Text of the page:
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    (Original post by JackP32)
    Is it as easy as that? I thought I had to use molar masses of water? :confused:

    (Original post by C0balt)
    Isn't it just subtracting 2 from 4.2 to get mass of water and dividing it by 4.2 then times 100

    Posted from TSR Mobile
    It's more accurate to use the Mr

    Mr of the waters = (7x18)
    Mr of the whole hydrated compound = 24.3+32.1+64+(7x18)=246.4

    (7x18)/246.4 = 0.511... x100 = 51.1%

    Notice how this is different to the experimental value of 2.2/4.2 x 100 = 52.3%
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    I have my coursework tomorrow, which method do you suggest I use? or does it matter?
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    (Original post by Dylann)
    It's more accurate to use the Mr

    Mr of the waters = (7x18)
    Mr of the whole hydrated compound = 24.3+32.1+64+(7x18)=246.4

    (7x18)/246.4 = 0.511... x100 = 51.1%

    Notice how this is different to the experimental value of 2.2/4.2 x 100 = 52.3%
    I just noticed that
    I also did working amount of mole of 2g MgSO4 out and multiplying with 7 then dividing which gives 50.0% lol it's interesting

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    (Original post by JackP32)
    MgSO4 alone is 2g

    Work out the percentage by mass of water? Does anyone know how to do this? Could list some steps into how I can get the answer?

    Thanks
    (Original post by C0balt)
    I just noticed that
    I also did working amount of mole of 2g MgSO4 out and multiplying with 7 then dividing which gives 50.0% lol it's interesting

    Posted from TSR Mobile
    It's probably due to the assumption that every hydrated MgSO4 contains 7 water molecules...when actually it's likely some are 7 and some are 8.

    If you like a bit of simple maths, you can work out what the average number of water molecules are given the experimental data...I've put the calculations in a spoiler if you wanna have a go before you look at the answer

    Spoiler:
    Show
    If the mass of MgSO4 is 2 grams, then the moles of MgSO4 is

    mol = mass/mr (note how I got the correct equation this time lol)
    mol = 2/120.4
    mol = 5/301 moles of MgSO4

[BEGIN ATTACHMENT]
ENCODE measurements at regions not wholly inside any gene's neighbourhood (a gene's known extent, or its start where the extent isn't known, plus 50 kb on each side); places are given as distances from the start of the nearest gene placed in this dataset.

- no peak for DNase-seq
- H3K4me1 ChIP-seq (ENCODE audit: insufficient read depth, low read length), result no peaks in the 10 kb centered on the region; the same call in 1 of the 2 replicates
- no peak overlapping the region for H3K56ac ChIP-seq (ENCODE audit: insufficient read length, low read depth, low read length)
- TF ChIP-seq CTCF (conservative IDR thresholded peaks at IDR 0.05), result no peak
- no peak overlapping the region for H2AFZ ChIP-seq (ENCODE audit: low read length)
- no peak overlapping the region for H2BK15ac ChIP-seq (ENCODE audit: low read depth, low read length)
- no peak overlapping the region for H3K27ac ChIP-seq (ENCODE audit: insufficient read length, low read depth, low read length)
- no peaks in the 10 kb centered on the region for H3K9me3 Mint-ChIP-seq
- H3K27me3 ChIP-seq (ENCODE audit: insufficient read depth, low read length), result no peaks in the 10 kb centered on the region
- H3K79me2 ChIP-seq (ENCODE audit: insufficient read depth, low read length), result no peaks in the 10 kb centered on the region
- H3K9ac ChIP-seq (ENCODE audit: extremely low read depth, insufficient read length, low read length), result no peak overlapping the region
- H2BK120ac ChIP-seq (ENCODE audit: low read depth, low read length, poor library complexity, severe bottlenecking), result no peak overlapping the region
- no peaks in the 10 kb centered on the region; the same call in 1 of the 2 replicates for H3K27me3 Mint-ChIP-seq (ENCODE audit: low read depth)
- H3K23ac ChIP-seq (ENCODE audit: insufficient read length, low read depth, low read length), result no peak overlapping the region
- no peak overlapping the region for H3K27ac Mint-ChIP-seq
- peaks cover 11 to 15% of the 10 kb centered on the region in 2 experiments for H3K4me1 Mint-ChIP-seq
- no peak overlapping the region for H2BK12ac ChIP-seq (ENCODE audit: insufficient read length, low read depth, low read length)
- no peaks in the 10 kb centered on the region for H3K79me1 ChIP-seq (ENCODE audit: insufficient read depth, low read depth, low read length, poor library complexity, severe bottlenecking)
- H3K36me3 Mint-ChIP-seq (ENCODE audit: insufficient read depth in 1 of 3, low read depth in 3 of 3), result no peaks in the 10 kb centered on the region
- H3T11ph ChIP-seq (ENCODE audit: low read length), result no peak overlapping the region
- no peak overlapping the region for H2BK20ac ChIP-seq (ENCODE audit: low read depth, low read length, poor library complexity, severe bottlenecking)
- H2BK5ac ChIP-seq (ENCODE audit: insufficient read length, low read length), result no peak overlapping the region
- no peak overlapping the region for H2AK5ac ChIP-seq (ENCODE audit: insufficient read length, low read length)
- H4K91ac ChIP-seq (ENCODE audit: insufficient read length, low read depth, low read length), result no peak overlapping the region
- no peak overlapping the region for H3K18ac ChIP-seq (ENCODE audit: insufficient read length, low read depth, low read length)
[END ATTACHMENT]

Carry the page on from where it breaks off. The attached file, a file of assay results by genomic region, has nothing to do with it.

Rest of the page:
If the mass of H2O is 2.2 grams, then the moles of H2O is

    mol = 2.2/18
    mol = 0.12222....

    since 5/301 is smaller than 2.2/18, we can divide them both by 5/301 to find a molar ratio

    2.2/18 divided by 5/301 is 7.35777....

    So for every 1 mole of MgSO4, there are 7.3577 moles of H2O. That means that most of compounds contain 7 waters, but a considerable number contain 8.

    We can prove this further by repeating the Mr calculation, using our new number of waters:

    (7.3577 x 18)/120.4 + (7.3577 x 18) = 0.05238....x100 = 52.38% which was the same as the experimental calculation (2.2/4.2 x 100)


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    (Original post by Dylann)
    If the mass of MgSO4 is 2 grams, then the moles of MgSO4 is

    mol = mass/mr (note how I got the correct equation this time lol)
    mol = 2/120.4
    mol = 5/301 moles of MgSO4

    If the mass of H2O is 2.2 grams, then the moles of H2O is

    mol = 2.2/18
    mol = 0.12222....

    since 5/301 is smaller than 2.2/18, we can divide them both by 5/301 to find a molar ratio

    2.2/18 divided by 5/301 is 7.35777....

    So for every 1 mole of MgSO4, there are 7.3577 moles of H2O. That means that most of compounds contain 7 waters, but a considerable number contain 8.

    We can prove this further by repeating the Mr calculation, using our new number of waters:

    (7.3577 x 18)/120.4 + (7.3577 x 18) = 0.05238....x100 = 52.38% which was the same as the experimental calculation (2.2/4.2 x 100)


    [/SPOILER]
    Yup, looks like you are awake this time lol

    I didn't know it could contain 8, I just assumed it to be some experimental error or impurity so thanks for that :lol:

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    (Original post by C0balt)
    Yup, looks like you are awake this time lol

    I didn't know it could contain 8, I just assumed it to be some experimental error or impurity so thanks for that :lol:

    Posted from TSR Mobile


    And yeah, impurity or weighing error is probably quite likely too. BTW which exam board are you on?